Purpose of review: To discuss the crosstalk between the complement system and hemostatic factors (coagulation cascade, platelet, endothelium, and Von Willebrand Factor), and the consequences of this interaction under physiologic and pathologic conditions.
Recent findings: The complement and coagulation systems are comprised of serine proteases and are genetically related. In addition to the common ancestral genes, the complement system and hemostasis interact directly, through protein-protein interactions, and indirectly, on the surface of platelets and endothelial cells. The close interaction between the complement system and hemostatic factors is manifested both in physiologic and pathologic conditions, such as in the inflammatory response to thrombosis, thrombosis at the inflamed area, and thrombotic complications of complement disorders.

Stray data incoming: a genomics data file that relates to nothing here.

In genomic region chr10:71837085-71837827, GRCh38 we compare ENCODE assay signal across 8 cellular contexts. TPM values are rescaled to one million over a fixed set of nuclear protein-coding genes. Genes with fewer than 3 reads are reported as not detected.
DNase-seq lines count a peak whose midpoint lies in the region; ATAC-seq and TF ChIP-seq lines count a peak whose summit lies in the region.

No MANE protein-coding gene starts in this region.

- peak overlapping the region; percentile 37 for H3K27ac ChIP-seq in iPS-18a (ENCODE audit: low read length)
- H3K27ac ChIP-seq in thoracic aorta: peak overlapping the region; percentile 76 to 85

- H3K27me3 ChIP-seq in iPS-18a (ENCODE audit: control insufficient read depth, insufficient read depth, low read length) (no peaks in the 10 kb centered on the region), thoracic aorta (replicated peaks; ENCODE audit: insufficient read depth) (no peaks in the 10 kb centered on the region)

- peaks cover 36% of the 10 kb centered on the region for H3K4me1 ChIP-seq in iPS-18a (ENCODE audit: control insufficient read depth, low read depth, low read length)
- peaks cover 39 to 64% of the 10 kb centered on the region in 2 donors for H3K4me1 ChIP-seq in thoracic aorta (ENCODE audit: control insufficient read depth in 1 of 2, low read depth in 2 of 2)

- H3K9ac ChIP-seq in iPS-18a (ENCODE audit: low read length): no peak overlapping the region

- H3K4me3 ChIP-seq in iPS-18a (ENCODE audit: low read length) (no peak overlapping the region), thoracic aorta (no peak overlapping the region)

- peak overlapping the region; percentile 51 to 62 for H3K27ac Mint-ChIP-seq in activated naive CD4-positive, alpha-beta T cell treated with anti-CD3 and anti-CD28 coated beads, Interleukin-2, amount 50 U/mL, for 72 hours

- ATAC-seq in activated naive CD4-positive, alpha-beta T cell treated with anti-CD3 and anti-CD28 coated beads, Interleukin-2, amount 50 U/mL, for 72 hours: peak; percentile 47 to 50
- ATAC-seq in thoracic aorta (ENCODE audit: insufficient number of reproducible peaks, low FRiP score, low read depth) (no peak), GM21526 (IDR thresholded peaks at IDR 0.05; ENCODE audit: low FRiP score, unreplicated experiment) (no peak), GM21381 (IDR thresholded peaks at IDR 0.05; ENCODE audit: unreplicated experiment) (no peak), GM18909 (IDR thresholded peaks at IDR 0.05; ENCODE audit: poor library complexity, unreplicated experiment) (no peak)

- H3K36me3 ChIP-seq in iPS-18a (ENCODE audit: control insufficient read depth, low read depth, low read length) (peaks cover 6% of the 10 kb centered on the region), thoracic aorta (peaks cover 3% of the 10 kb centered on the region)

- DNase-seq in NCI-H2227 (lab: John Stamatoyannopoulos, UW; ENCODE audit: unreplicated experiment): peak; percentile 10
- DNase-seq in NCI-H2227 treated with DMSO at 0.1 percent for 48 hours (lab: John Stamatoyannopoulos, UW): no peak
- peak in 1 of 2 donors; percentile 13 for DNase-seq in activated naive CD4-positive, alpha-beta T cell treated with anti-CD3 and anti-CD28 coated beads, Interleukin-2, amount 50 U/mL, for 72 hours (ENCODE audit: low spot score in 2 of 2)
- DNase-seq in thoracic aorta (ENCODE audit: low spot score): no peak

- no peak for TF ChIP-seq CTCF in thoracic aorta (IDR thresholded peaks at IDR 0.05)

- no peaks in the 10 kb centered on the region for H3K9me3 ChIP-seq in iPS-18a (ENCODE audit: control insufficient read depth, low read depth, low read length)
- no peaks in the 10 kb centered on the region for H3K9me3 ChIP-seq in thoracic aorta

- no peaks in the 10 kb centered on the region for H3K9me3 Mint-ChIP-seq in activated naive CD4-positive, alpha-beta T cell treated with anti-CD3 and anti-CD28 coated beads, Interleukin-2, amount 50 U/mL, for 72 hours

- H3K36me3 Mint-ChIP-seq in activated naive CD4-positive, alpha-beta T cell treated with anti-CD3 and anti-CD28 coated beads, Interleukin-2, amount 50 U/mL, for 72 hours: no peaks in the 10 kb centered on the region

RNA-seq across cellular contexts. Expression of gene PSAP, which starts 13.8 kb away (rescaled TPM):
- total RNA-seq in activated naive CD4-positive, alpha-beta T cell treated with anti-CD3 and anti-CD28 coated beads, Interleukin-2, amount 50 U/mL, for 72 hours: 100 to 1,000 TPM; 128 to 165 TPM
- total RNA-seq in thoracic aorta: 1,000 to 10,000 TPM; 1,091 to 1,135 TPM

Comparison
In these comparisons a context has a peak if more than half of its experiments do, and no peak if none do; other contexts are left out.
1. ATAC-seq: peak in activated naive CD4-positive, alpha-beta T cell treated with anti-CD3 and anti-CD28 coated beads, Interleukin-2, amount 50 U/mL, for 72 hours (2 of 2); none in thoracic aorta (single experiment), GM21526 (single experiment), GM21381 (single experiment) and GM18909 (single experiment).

Summary: The interaction between the complement system and hemostasis is vital for homeostasis and the protective response of the host to tissue injury, but also results in the pathogenesis of several thrombotic and inflammatory disorders.